• the first/highest/next etc. rung on the ladder The idiom "the first/highest/next etc. rung on the ladder" refers to the initial, highest, or subsequent step in a series of achievements, advancements, or levels of progress towards a goal or success. It highlights the idea of starting at the bottom and gradually climbing upwards towards higher levels of attainment or accomplishment.
  • at the bottom of the ladder The idiom "at the bottom of the ladder" refers to someone being in the lowest position or level in a particular organization, hierarchy, or social structure. It implies that this person has little authority, influence, or power, and often indicates a lack of opportunities for advancement or promotion.
  • can't see a hole in a ladder The idiom "can't see a hole in a ladder" means being oblivious to an obvious problem or flaw. It implies a lack of awareness or perceptiveness towards something that should be easily noticeable.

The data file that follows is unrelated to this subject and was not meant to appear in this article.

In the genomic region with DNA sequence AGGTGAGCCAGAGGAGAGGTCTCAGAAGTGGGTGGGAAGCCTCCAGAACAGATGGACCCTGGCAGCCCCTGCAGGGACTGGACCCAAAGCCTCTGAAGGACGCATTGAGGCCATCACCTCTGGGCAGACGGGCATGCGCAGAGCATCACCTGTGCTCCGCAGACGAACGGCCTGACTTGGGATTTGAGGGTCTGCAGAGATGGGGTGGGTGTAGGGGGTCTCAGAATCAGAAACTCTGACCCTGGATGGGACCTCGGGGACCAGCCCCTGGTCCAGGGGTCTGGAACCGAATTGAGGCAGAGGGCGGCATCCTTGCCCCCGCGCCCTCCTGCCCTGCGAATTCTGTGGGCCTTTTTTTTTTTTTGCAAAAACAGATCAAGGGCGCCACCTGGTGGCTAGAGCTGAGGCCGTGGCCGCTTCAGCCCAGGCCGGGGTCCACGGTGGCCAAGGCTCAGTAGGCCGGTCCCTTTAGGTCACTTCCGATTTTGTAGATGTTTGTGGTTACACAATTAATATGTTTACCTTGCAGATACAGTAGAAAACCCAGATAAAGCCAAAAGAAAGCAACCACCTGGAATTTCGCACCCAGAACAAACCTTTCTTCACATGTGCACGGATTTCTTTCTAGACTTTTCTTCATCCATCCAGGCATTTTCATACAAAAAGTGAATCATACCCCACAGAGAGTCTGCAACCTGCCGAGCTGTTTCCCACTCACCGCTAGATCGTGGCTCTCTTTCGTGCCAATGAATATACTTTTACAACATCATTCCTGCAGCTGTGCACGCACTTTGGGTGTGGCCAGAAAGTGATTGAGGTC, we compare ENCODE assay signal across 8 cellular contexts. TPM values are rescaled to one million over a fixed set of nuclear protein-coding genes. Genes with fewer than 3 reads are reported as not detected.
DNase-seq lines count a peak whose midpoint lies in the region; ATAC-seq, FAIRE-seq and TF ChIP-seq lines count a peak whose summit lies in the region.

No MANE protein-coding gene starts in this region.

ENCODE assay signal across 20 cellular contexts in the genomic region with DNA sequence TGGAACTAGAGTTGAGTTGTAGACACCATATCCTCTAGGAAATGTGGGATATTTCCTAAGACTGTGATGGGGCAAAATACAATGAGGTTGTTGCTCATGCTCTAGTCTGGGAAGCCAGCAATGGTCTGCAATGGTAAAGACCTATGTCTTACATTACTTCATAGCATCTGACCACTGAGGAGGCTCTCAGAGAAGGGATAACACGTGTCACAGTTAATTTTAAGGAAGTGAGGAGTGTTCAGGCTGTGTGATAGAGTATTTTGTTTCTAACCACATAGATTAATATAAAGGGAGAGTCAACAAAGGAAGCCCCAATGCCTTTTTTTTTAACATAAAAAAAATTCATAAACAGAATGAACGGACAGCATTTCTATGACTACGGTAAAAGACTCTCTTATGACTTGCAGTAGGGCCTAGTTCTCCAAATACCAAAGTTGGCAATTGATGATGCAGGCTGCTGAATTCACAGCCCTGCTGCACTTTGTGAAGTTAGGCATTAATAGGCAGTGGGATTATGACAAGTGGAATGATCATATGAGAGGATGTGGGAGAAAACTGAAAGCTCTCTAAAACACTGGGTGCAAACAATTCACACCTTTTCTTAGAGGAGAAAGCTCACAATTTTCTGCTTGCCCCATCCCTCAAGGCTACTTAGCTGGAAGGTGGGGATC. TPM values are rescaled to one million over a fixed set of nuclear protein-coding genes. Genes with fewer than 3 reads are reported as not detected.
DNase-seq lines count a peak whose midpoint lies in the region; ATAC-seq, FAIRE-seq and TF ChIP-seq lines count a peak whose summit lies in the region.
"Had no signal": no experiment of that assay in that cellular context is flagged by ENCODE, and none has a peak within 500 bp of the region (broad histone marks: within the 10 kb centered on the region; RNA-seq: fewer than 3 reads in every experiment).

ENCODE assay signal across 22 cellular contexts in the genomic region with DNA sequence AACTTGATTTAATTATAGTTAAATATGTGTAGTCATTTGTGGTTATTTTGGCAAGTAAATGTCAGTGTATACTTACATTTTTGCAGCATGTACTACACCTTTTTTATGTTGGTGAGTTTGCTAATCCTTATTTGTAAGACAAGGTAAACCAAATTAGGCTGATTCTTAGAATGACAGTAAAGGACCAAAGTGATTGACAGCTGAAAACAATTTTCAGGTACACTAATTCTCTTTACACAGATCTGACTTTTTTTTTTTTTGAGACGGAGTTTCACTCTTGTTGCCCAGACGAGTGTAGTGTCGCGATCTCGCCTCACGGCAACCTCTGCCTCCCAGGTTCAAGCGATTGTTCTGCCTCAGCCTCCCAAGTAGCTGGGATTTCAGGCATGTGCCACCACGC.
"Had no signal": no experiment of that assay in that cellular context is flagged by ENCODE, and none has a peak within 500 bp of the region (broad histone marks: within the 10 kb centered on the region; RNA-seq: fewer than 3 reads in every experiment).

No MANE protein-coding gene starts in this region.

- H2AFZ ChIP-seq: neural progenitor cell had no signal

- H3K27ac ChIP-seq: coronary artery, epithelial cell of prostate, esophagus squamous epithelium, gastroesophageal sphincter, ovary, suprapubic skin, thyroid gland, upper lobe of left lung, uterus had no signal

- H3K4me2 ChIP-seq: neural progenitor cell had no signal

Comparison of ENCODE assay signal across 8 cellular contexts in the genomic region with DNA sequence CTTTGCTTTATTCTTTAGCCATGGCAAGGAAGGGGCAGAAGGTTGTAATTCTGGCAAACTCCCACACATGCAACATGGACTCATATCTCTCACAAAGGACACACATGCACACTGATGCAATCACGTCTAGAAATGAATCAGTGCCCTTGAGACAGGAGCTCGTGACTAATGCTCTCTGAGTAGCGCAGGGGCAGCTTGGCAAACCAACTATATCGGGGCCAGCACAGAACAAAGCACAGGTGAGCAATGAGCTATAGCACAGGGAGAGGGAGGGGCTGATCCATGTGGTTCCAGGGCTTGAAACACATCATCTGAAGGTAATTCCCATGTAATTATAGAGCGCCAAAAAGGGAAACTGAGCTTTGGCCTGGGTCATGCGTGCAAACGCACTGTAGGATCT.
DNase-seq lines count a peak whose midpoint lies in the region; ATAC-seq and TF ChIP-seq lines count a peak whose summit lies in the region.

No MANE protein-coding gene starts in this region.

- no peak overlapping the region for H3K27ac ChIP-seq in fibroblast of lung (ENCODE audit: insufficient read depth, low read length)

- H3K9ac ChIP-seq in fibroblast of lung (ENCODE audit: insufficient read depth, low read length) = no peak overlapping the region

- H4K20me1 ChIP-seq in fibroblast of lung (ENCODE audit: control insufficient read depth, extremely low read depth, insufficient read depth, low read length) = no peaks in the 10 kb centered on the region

• He who would climb the ladder must begin at the bottom. The idiom "He who would climb the ladder must begin at the bottom" means that if someone wants to achieve success or reach a higher position or level in life, they must start from the lowest or most basic level and gradually work their way up. It emphasizes the importance of starting from the beginning and putting in the necessary effort and experience to progress towards one's goals.